There is bad reporting going on around the news about OnlyFans. Yes it is due to the "payment processor" MasterCard but *that* reason for change was due to Exodus Cry's incessant activism against PornHub and their attempts to abolish all legal forms of pornography, sex work, Strip Clubs, etc under the guise of "think of the children".

@cj iow, activism is only good when it lobbies for the values I support...

Also, claiming it is all about "think of the children" is a strawman. I never heard of Exodus Cry before your post, but a cursory look at their site and it is very clear they are up front against the sex *industry*, which is not necessarily the same as being puritanical or anti-sex.

@raphael It's not a strawman. I had a fuller comment, but i really don't want to be discussing the abhorrent practice of child sex slavery.

@cj We don't need to discuss that, and it's kind of my point: there is a great number of people that don't even need to use "think of the children" as a justification to advocate against the sex industry and the normalization of pornography.


Removing cj since he doesn't want to get into that debate.

The normalization of a sex industry would allow it to be properly regulated and thus protect the ones offering services, those receiving services, and ensure that money transfers are properly taxed.

I don't see what could possibly be wrong with a safer, healthier industry that allows more freedom and safety for both sellers and buyers.


> I don't see what could possibly be wrong with a safer, healthier industry

This smells of the libertarian argument that ignores

(a) moral implications
(b) scale
(c) context

of human actions in society at large.

Before anything, ask yourself if sex is something that should be "industrialized", especially considering how the internet takes this to planetary scale, with an endless number of people involved and so complex that is impossible to predict catastrophical outcomes.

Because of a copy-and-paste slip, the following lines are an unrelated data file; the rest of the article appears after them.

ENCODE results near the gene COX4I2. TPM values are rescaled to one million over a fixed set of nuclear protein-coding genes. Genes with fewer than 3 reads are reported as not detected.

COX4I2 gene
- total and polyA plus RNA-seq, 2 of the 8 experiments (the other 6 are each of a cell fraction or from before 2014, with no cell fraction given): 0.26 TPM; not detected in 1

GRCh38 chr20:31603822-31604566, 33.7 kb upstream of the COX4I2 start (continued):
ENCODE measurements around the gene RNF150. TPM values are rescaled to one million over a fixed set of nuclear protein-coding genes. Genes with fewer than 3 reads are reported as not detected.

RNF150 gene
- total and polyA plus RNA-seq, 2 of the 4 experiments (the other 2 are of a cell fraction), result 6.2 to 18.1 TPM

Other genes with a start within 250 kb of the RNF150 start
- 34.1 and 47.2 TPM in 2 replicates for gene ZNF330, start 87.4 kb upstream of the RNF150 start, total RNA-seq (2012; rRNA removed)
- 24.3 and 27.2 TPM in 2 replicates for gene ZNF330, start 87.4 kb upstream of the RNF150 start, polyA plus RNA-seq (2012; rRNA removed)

> (a) moral implications

Sex workers currently are stigmatized in nearly every way, from not being able to access health care, to banking, discrimination, needing to hide their past from law enforcement, employers, etc.

Does that sound moral to you?

> (b) scale

In some countries, sex workers are unionized and heavily regulated. That looks like scale to me.

Prostitution is legal in other countries and the sky doesn't fall.

@emacsen the imoral thing is to try to legitimize "sex work" in the first place.

Still: hate the sin, but love the sinner. People should not be stigmatized.

The "moral thing" would be to figure out what leads so many people to "sex work" and fix the underlying cause. Lack of good job prospects? Failed education system? No good social safety net? Power structures leading to exploitation (no matter how "regulated" it is, unless prostitutes are 100% autonomous there is someone exploiting them)?


Basically "It's against my religion, so it should be illegal."

I'm not sure where you live, but in most of the western world, we've tried to separate out religion from law.

> The "moral thing" would be to figure out what leads so many people to "sex work" and fix the underlying cause

I think there are much bigger fish to fry in the area of bad work. Warehouse workers, Delivery, Fast Food, etc.


@emacsen I knew I shouldn't have written the "hate the sin" quip, because it would open an attack that my argument is based on religious grounds.

Let me say this: I'm well aware that my cultural background shapes my values somewhat, but to reduce it to "you think that because of your religion" is not only wrong (I'm not practicing), it is a bad form of "othering" me and kills any chance of rational debate.

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